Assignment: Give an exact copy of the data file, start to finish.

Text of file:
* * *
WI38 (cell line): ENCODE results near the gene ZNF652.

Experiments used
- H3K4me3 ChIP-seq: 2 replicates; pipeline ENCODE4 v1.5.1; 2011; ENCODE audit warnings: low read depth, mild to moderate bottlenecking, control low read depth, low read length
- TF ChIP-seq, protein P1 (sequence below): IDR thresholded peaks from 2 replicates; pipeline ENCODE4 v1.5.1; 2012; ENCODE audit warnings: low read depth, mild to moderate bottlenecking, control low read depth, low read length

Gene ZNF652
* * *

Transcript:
WI38 (cell line): ENCODE results near the gene ZNF652.

Experiments used
- H3K4me3 ChIP-seq: 2 replicates; pipeline ENCODE4 v1.5.1; 2011; ENCODE audit warnings: low read depth, mild to moderate bottlenecking, control low read depth, low read length
- TF ChIP-seq, protein P1 (sequence below): IDR thresholded peaks from 2 replicates; pipeline ENCODE4 v1.5.1; 2012; ENCODE audit warnings: low read depth, mild to moderate bottlenecking, control low read depth, low read length

Gene ZNF652